Tag Archives: Virus

Imaging HIV in infected cells reveals viral tactics

HIV inside a host cell (Image: National Academy of Sciences)

The tactics that HIV uses to infect cells have been visualised in greater detail than ever before, thanks to a microscopy technique that allows even structures within viruses to be seen.

Conventional light microscopes cannot resolve structures that are smaller than about 200 nanometres because they are limited by the wavelength of visible light. Viruses, which typically measure 25 to 300 nm, are just too small to see.

One way around this has been to tag proteins with fluorescent markers, activate them one at a time, and then map the locations of all these markers into a composite image. Markers can interfere with protein function, though, making it difficult to study proteins in action.

Nathalie Arhel at the Pasteur Institute in Paris and her colleagues have modified this technique and inserted a six-amino-acid motif into the enzyme that HIV uses to integrate its DNA into its host’s genome. The motif is too short to affect the enzyme’s function, but long enough to bind to a fluorescent marker molecule.

They used the technique to take a closer look at HIV. Previously, it was unclear whether the virus’s genetic material is released into the cytoplasm of the host cell, or whether it remains in a container called a capsid until reaching the cell’s nucleus. The technique has revealed that it remains in the capsid – information that may provide opportunities for targeting the virus before it integrates its DNA.

Journal reference: Proceedings of the National Academy of Sciences, DOI: 10.1073/pnas.1013267109).

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Cannabinoid Receptors Give Cells The Tools They Need To Defend Against HIV Infection

Researchers have reported that when healthy cells were placed in a sample dish with the human immunodeficiency virus (HIV), along with a dose of cannabinoids, the cells, which normally would rather quickly become infected, simply denied entry to the virus, and responded as if it were not a threat at all.

The cannabinoids themselves don’t act anti-virally. They are not responsible for killing the virus, the tissue sample takes that claim. The cannabinoids stimulate a part of the cells that bears an endogenous resemblance to the chemical structure of the cannabinioids themselves. Pairing between naturally occurring substances and receptors in the human brain works the same way as the formation of anti-bodies does; contact evokes adaptation in the receptors, causing them to bear an imprint of the experience. It is unknown if these receptors exist in cells because of the inclusion of the cannabis plant in the diets and pharmacopoeia of earlier human ancestors. In any case, receptors that are designed to respond to cannabinoids are found in the cell structure of every human. When the receptors were stimulated in the tissue culture, in rate of infection by the HIV virus was greatly impeded.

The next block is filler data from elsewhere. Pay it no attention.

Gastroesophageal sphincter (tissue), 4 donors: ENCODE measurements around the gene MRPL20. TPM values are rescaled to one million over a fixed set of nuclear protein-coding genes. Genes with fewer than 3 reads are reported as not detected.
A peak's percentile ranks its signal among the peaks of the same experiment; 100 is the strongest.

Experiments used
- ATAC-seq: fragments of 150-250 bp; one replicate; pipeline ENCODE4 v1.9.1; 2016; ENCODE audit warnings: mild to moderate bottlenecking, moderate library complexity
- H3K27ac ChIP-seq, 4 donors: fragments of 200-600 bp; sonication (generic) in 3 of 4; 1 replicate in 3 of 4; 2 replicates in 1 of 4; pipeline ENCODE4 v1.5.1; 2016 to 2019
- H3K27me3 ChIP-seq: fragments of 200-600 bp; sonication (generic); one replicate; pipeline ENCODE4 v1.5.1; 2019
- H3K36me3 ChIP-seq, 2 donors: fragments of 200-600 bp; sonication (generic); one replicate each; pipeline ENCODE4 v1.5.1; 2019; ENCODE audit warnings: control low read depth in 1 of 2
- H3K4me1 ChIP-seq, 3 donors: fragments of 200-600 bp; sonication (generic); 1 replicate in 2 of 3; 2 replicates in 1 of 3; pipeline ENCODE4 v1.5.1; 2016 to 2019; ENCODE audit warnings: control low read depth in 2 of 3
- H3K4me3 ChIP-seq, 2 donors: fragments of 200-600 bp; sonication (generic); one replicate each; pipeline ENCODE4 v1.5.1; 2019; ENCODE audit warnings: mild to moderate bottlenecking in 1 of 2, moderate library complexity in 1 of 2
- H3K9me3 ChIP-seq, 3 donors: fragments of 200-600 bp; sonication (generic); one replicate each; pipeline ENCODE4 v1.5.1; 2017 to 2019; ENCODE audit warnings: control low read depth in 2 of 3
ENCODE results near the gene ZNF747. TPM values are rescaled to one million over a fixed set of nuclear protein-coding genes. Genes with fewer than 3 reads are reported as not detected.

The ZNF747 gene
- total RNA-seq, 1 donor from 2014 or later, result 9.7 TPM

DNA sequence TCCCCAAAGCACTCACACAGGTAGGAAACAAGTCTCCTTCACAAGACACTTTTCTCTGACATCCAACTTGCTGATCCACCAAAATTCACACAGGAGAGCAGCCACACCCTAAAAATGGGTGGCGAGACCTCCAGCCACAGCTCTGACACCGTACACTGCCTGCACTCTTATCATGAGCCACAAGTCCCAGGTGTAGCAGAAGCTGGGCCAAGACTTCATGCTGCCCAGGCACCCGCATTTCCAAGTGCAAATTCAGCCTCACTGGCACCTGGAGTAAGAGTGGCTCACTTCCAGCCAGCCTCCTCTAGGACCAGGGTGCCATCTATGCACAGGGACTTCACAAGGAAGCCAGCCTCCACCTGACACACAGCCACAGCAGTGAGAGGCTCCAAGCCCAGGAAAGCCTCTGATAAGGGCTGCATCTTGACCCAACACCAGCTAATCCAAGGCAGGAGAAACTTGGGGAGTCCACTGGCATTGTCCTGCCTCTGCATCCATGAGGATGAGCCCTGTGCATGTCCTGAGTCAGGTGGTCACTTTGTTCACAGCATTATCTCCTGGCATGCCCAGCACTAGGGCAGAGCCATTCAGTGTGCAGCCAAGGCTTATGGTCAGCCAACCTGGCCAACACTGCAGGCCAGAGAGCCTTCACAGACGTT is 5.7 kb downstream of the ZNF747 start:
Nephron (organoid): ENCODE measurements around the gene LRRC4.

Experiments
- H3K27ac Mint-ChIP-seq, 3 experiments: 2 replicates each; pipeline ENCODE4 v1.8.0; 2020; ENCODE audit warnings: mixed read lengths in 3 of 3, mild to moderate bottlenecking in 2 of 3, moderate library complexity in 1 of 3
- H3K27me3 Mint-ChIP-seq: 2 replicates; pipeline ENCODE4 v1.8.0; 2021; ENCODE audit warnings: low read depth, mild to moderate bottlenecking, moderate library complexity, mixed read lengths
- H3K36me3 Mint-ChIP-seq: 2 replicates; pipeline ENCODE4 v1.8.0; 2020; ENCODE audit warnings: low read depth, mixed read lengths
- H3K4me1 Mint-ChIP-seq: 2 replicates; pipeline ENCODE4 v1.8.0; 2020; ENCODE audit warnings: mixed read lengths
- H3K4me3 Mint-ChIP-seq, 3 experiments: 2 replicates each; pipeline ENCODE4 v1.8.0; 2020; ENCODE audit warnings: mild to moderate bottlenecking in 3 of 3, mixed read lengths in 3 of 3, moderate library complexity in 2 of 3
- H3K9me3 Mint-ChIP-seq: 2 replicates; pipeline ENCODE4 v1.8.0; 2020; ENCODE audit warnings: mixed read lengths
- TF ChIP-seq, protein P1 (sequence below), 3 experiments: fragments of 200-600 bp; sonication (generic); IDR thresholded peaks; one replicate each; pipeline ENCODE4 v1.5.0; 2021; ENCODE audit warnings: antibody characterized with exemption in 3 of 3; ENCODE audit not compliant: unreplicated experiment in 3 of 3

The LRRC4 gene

The stimulation of the receptors wasn’t just detrimental to HIV, it increased the cells abilities to defend itself against any number of viruses and bacteria. This has a great amount of potential for individuals experiencing the more advanced stages of HIV infection.

The use of cannabinoids might be able to provide these patients with much needed assistance with defending themselves against viral attack, without draining them of all other reserves.

Successful studies in apes
Surprisingly, at the beginning of the experimentation, the researchers had expected the application of cannabis’ THC to increase the speed at which the HIV took hold, and so it came as a general shock when the cannabinoids not only didn’t foster the virus’ strength, but also attenuated the symptoms that are generally associated with the infection. While ethics laws prevent these tests from being conducted in humans, a nearly identical virus, which is thought to be the original source of the human immunodeficiency virus, exists in other species of great ape, called the simian immunodeficiency virus, or SIV. Tests indicate that SIV is inhibited by cannabinoids, and the progression and mortality rates are greatly reduced.

Brief studies on humans have been limited to verification that inhalation of cannabis smoke, on of the treatments that HIV patients may rely on for pain relief, had no noticeable detrimental effects with regards to the potency of HIV.

Article Sources
http://www.plosone.org
http://www.enewspf.com
http://norml.org

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